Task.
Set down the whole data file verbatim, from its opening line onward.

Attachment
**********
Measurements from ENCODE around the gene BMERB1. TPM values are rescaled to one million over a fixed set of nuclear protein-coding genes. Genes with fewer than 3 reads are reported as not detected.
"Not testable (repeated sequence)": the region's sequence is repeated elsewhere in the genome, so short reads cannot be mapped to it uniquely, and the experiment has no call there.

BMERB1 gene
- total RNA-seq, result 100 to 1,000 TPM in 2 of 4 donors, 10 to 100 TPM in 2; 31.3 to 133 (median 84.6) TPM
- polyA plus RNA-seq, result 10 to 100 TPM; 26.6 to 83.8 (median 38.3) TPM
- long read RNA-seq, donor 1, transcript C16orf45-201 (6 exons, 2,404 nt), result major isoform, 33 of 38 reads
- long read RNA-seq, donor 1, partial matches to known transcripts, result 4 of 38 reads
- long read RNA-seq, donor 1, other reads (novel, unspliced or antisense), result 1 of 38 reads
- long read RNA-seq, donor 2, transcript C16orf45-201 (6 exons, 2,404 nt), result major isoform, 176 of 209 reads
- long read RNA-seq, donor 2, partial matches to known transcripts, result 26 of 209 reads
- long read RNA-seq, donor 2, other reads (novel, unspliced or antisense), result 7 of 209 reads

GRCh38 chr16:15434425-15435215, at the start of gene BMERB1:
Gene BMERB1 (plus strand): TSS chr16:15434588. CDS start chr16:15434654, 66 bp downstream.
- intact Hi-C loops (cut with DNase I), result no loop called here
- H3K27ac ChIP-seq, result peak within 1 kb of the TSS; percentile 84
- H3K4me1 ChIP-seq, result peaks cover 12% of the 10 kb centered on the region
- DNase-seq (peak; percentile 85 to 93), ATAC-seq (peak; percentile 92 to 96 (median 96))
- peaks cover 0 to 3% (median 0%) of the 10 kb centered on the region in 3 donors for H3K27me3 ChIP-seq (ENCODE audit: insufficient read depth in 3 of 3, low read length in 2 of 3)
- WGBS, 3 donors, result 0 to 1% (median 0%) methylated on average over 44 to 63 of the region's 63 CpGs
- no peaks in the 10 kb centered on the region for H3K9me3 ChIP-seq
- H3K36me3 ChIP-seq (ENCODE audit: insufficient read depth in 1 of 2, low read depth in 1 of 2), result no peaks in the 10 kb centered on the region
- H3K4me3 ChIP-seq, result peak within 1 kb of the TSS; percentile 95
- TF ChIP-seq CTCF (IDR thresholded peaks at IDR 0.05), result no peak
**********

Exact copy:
Measurements from ENCODE around the gene BMERB1. TPM values are rescaled to one million over a fixed set of nuclear protein-coding genes. Genes with fewer than 3 reads are reported as not detected.
"Not testable (repeated sequence)": the region's sequence is repeated elsewhere in the genome, so short reads cannot be mapped to it uniquely, and the experiment has no call there.

BMERB1 gene
- total RNA-seq, result 100 to 1,000 TPM in 2 of 4 donors, 10 to 100 TPM in 2; 31.3 to 133 (median 84.6) TPM
- polyA plus RNA-seq, result 10 to 100 TPM; 26.6 to 83.8 (median 38.3) TPM
- long read RNA-seq, donor 1, transcript C16orf45-201 (6 exons, 2,404 nt), result major isoform, 33 of 38 reads
- long read RNA-seq, donor 1, partial matches to known transcripts, result 4 of 38 reads
- long read RNA-seq, donor 1, other reads (novel, unspliced or antisense), result 1 of 38 reads
- long read RNA-seq, donor 2, transcript C16orf45-201 (6 exons, 2,404 nt), result major isoform, 176 of 209 reads
- long read RNA-seq, donor 2, partial matches to known transcripts, result 26 of 209 reads
- long read RNA-seq, donor 2, other reads (novel, unspliced or antisense), result 7 of 209 reads

GRCh38 chr16:15434425-15435215, at the start of gene BMERB1:
Gene BMERB1 (plus strand): TSS chr16:15434588. CDS start chr16:15434654, 66 bp downstream.
- intact Hi-C loops (cut with DNase I), result no loop called here
- H3K27ac ChIP-seq, result peak within 1 kb of the TSS; percentile 84
- H3K4me1 ChIP-seq, result peaks cover 12% of the 10 kb centered on the region
- DNase-seq (peak; percentile 85 to 93), ATAC-seq (peak; percentile 92 to 96 (median 96))
- peaks cover 0 to 3% (median 0%) of the 10 kb centered on the region in 3 donors for H3K27me3 ChIP-seq (ENCODE audit: insufficient read depth in 3 of 3, low read length in 2 of 3)
- WGBS, 3 donors, result 0 to 1% (median 0%) methylated on average over 44 to 63 of the region's 63 CpGs
- no peaks in the 10 kb centered on the region for H3K9me3 ChIP-seq
- H3K36me3 ChIP-seq (ENCODE audit: insufficient read depth in 1 of 2, low read depth in 1 of 2), result no peaks in the 10 kb centered on the region
- H3K4me3 ChIP-seq, result peak within 1 kb of the TSS; percentile 95
- TF ChIP-seq CTCF (IDR thresholded peaks at IDR 0.05), result no peak